Anonymous Coward | about a year and a half ago | (#41749067)

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Re:h^oemo (0)

Anonymous Coward | about a year and a half ago | (#41848395)

What you say?

Just take J.S.Bach (4, Insightful)

Anonymous Coward | about a year and a half ago | (#41749077)

Last great finished work: B minor mass. Big CATHOLIC mass in old rite. Inconceivable to play in his own protestant church. Inconceivable to play in catholic churches any more. At that point of time, inconceivable to play sacred music in secular circumstances. He was dead for longer than he had lived (and he lived to a reasonably long age) when this thing saw its first full performance.

And what a work.

As contrasted to Babbage, he most certainly was aware that the time for his magnum opus was quite not ready.

Godel, Escher, Bach (0)

Anonymous Coward | about a year ago | (#41752041)

The first time I ever read anything of Charles Babbage was in reading Godel, Escher, Bach. Is it coincidence that you thought of Bach in connection to this story?

It's not hard to do, just moderately expensive (5, Insightful)

Animats (122034) | about a year and a half ago | (#41749079)

That project is starting to sound like a boondoggle. Lots of PR and fundraising, no hardware. They have a contribution system, a mailing list, a Twitter feed, and press coverage. They've been blithering about this for two years now. But they haven't built so much as one single demo part.

We know what the Analytical Engine was supposed to do computationally. There's a simulator. [fourmilab.ch] It's a rather straightforward machine. It's roughly comparable to a programmable calculator of the 1970s. There are 1000 memory locations, each of which stores a 50-digit decimal number. These are separate from the program and data, which are on chains of punched cards. It can add, subtract, multiply, divide, shift, and compare, which is all you need.

Parts of the Analytical Engine have been built [sciencemuseum.org.uk] , and there's a working Difference Engine. [youtube.com] So the components are understood.

There's no good reason for the 50-digit precision, and 1000 memory locations is too much for the compute power available (about 1 IPS). Like programmable calculators, 10 digits and 100 memory locations would have been enough for most problems. Babbage's own trial model of the "mill" (the ALU) has only 25 digits. Building a memory of 50,000 wheels about 3 inches in diameter means building something the size of a locomotive, most of which will just sit there. Trimming it down to 25 digits and 100 locations would make for a large desk-sized machine.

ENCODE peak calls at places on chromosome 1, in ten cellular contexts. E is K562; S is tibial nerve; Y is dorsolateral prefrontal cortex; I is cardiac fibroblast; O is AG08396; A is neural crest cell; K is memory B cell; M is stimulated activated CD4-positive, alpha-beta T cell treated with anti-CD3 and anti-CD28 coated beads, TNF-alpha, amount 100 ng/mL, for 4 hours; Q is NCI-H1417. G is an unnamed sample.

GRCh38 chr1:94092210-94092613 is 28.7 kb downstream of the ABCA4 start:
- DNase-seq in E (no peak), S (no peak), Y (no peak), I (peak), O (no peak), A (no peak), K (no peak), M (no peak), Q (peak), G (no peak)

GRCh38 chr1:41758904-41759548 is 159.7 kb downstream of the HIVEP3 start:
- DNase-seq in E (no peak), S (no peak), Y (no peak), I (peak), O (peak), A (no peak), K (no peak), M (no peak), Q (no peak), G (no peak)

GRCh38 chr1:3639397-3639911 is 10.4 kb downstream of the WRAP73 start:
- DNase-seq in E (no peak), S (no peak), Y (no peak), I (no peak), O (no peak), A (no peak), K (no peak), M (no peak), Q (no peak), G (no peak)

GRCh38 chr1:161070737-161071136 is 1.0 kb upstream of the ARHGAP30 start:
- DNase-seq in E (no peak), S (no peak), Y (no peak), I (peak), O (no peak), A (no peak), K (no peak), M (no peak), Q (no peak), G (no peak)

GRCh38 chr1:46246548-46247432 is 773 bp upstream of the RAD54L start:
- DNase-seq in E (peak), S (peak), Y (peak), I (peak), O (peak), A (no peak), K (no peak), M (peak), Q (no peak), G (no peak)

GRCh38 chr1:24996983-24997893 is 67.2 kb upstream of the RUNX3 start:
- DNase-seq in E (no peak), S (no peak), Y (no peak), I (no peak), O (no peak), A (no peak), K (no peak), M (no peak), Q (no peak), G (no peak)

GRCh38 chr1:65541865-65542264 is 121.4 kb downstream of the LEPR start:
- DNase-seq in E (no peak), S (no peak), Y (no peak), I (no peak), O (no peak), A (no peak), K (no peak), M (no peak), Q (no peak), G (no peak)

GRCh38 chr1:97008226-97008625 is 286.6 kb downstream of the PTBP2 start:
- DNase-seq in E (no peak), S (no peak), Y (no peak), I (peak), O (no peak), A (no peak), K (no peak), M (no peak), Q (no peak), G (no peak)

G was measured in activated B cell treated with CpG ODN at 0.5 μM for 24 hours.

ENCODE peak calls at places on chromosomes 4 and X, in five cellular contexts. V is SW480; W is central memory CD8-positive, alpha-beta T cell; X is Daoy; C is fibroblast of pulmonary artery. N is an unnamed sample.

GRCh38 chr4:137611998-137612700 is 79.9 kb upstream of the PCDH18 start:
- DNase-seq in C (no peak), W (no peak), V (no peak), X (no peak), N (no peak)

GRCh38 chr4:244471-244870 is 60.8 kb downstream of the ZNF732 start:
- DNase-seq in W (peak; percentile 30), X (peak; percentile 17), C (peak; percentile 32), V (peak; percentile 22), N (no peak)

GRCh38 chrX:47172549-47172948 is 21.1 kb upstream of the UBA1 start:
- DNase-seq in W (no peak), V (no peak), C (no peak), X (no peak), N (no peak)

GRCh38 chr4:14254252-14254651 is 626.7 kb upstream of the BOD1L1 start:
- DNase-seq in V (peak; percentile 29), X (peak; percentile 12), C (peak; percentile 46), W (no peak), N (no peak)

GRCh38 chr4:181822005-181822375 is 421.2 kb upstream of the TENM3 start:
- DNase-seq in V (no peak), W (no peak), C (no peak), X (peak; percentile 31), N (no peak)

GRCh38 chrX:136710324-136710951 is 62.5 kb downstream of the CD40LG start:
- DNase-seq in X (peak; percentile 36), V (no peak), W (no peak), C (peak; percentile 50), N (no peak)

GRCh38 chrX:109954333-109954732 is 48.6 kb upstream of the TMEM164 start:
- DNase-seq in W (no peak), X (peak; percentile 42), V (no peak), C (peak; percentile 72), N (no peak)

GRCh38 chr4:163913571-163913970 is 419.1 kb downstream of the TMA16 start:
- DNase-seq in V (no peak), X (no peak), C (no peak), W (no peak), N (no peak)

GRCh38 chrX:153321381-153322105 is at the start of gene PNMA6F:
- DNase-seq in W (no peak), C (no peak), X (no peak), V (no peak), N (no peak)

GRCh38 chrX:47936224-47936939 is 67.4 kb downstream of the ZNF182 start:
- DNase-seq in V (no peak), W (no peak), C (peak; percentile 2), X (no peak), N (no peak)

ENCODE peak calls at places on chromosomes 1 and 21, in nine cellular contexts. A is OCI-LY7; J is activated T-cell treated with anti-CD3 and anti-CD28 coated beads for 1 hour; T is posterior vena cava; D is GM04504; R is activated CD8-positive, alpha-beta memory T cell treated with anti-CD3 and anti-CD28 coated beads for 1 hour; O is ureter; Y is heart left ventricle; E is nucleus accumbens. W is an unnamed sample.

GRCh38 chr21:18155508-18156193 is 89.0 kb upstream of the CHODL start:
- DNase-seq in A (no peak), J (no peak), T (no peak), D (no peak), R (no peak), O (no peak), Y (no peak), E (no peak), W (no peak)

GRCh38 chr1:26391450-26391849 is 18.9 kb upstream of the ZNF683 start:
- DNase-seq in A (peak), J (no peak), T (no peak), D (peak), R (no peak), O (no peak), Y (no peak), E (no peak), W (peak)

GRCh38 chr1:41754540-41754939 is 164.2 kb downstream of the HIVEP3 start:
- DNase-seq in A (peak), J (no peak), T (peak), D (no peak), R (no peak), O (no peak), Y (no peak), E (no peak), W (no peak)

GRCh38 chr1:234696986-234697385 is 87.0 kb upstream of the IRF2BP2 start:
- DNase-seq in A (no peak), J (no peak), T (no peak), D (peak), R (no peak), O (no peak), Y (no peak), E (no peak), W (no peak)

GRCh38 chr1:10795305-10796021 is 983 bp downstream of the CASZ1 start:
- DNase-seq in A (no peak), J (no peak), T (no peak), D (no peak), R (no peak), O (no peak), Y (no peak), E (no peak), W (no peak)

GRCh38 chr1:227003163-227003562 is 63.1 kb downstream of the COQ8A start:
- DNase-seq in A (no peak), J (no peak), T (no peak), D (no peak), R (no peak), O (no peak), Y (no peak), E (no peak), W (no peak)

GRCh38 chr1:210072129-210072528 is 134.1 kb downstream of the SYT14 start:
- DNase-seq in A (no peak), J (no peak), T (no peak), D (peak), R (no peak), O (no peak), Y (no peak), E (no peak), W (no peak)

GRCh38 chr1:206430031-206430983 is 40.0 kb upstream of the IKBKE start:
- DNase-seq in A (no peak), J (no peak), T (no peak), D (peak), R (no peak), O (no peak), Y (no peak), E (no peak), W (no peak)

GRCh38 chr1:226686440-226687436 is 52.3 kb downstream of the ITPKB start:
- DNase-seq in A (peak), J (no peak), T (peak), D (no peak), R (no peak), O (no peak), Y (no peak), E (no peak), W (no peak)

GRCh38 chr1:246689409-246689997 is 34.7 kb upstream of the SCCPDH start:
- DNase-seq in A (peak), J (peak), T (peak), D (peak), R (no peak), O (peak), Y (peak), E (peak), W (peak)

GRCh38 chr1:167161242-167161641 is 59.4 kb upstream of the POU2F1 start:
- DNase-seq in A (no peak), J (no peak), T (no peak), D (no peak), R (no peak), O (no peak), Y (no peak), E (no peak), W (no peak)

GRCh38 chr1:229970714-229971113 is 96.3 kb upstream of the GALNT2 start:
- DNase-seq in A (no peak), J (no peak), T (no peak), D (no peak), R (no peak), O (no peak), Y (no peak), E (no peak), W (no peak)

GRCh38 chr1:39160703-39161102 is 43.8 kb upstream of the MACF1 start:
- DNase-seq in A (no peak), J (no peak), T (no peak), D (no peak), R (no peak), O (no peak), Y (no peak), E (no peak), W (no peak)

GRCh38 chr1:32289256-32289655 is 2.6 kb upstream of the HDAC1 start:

A question I once asked of the project was "how many part numbers"? That is, how many different parts are required? They didn't know. I suspect not that many. The existing model of the mill doesn't have a high part number count. The "store" (the memory unit) is inherently repetitive. Most of the parts can be die-cast and finish-machined, which is the most economical way to produce good metal parts in medium quantity. Many of the lever-type parts are cut from flat sheets of brass. Those you make with a CNC mill or a water jet cutter. 3D printing isn't really appropriate as a way to make brass parts, and making a plastic copy of the Analytical Engine would be rather tacky.

Physical crowd sourcing? (0)

Anonymous Coward | about a year and a half ago | (#41749369)

If a bunch of very similar parts are required, how about publishing their specs and having individuals machine the parts to specified tolerance and ship them to a central location? If you don't have the machine yourself, it'd be an interesting exercise to contract with somebody who does. Let a thousand packages with little brass widgets bloom! Maybe there would even be space for a vanity engraving on some of the wheels, as is sometimes done with bricks for walkways around churches, stadia, etc. Of course many of the wheels would be right next to eachother, obscuring such vanity; but just knowing it's there would motivate some people.

Re:Physical crowd sourcing? (1)

acausal (2759433) | about a year and a half ago | (#41749787)

I didn't realize my old account had expired. Damn, I'd had that since 2003. Anyway, I logged in to mod this one up and that started this entire debacle. Must have been quite some time since I was inspired to log in instead of just reading anonymously.

Re:It's not hard to do, just moderately expensive (5, Informative)

JohnGrahamCumming (684871) | about a year and a half ago | (#41750033)

You are quite correct that we have not built a single demo part. In the two years since I started talking about this project the following has happened:

1. Persuaded the Science Museum to digitize all of Babbage's plans and notebooks (this in itself was a non-trivial task involving a great deal of effort at all levels and they should be thanked for taking on the task).
2. Got the leading Babbage experts to join and work with me (Doron Swade who built the Difference Engine No. 2 and Tim Robinson)
3. Started a UK-based charity (again these things take time as there are legal requirements and the recruitment of a board of trustees)
4. Started research on the Babbage archive itself